Once received, a Registered Agent is responsible for forwarding these documents to the individual who manages the Limited Liability Company. The requirement to become a Registered Agent is that the RA be at least 18 years old. An owner or an employee of the business can be the Registered Agent, but the individual must be at the address disclosed (within Washington State) during regular business hours. Note that the RA can be a professional company that provides these types of services for a fee.
Obtain Washington State’s LLC Article of Organization Form
The first step to establishing a Limited Liability Corporation as a legal entity in Washington is to file the required documentation with the Washington Secretary of State – the agency responsible for administering and handling the state’s business filings.
In Washington, you can file online (with a $200 fee) or complete a paper form (with a $180 fee). There is also an available expedited service for an extra cost for those in a hurry.
Create an Operating Agreement for the Business
An operating agreement is a business document that is used to delineate the legal, managerial, and financial rights of each member of the Limited Liability Company. The operating agreement is not a required document when filing with the state, but that should not dissuade Limited Liability Company members or partners from creating an operating agreement that dictates –
- The ownership interests and financial contributions.
- The voting rights of the members.
- The allocation of profits and losses.
- The way meetings are held.
- How the business will be managed.
- The rights of members upon death or leaving the business.
- The LLC’s duration or status as an ongoing entity.
- The business’s purpose and managerial expectations.
- The disclosed registered agent for the LLC.
- The way the Limited Liability Company will be dissolved.
In other words, the operating agreement should include the most pertinent and relevant information about how the LLC will operate as a business entity.
Creating an operating agreement for an LLC with one member may be possible to do alone, although LLCs with multiple members should consult with a knowledgeable lawyer to ensure the document expresses the agreed-upon wishes of each member.
As noted above, the operating agreement isn’t typically a part of the state filing and is not required in Washington state. However, the creation of an operating agreement is an essential step for a company’s owners as it allows them to set forth their responsibilities and rights in writing, to minimize future conflict among members.
File the Certificate of Formation With Washington’s Secretary of State
A business’s Certificate of Formation (aka Articles Of Organization) is a legally binding document created and agreed upon by the Limited Liability Company’s members. It is a written blueprint (or, more accurately, a described business structure) that establishes the powers, rights, duties, obligations, and liabilities of the members of the Limited Liability Company.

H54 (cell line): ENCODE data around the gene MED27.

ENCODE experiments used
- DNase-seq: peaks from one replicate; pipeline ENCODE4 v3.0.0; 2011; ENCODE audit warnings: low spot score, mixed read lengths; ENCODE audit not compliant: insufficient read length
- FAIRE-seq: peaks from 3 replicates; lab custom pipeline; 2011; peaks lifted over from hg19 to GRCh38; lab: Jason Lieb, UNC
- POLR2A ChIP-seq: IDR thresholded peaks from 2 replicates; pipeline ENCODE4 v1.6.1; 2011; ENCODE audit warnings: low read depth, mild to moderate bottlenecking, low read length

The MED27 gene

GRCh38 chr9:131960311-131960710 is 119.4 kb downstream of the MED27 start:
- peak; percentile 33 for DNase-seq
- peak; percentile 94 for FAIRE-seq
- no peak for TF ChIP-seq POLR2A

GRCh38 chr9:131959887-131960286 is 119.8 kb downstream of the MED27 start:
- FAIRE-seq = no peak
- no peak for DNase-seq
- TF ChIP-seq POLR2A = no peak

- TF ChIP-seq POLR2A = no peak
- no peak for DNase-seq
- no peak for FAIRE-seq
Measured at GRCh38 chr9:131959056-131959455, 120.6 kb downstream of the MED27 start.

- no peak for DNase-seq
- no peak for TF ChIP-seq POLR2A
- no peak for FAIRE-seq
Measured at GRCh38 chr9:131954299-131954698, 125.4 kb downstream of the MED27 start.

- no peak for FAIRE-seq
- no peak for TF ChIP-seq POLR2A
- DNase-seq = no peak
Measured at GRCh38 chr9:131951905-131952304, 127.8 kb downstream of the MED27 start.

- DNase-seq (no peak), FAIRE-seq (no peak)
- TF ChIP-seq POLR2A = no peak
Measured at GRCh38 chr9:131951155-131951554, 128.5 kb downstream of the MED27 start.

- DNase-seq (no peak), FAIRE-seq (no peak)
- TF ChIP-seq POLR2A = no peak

The final step to establishing an LLC is to file your Certificate of Formation with the Washington Secretary of State. An LLC filing in Washington must include this information –
- The Limited Liability Company’s UBI – Unique Business Identifier, if applicable.
- The entity name and principal office address. This must be a physical address where the LLC keeps its records. Note that the physical address does not need to be in Washington State.
- The LLC’s period of duration or if it is an ongoing entity.
- The effective date, which can be a future date or the date of filing.
- The name, address, and contact information of the Registered Agent.
- Return address related to the Limited Liability Company filing if it is different from the information provided for the LLC’s Registered Agent.
The Certificate of Formation is typically required to be signed by the person forming the Limited Liability Company, known as the executor. If there happens to be more than one executor of the LLC, each must sign and provide contact information.
Obtain a Certificate from the State
When the submitted paperwork is approved, the state will issue a certificate that demonstrates that the Limited Liability Company has been formally registered and is a known entity. This certificate can be used for a number of business and professional matters that include obtaining an EIN tax ID number, a business credit card, and a business license, as well as setting up a business bank account for the Limited Liability Company.
LLC Yearly Requirements in Washington
Washington state law requires each Limited Liability Company to file a report annually. This report must be filed with the Office of the Secretary of State but can be done by mail or online.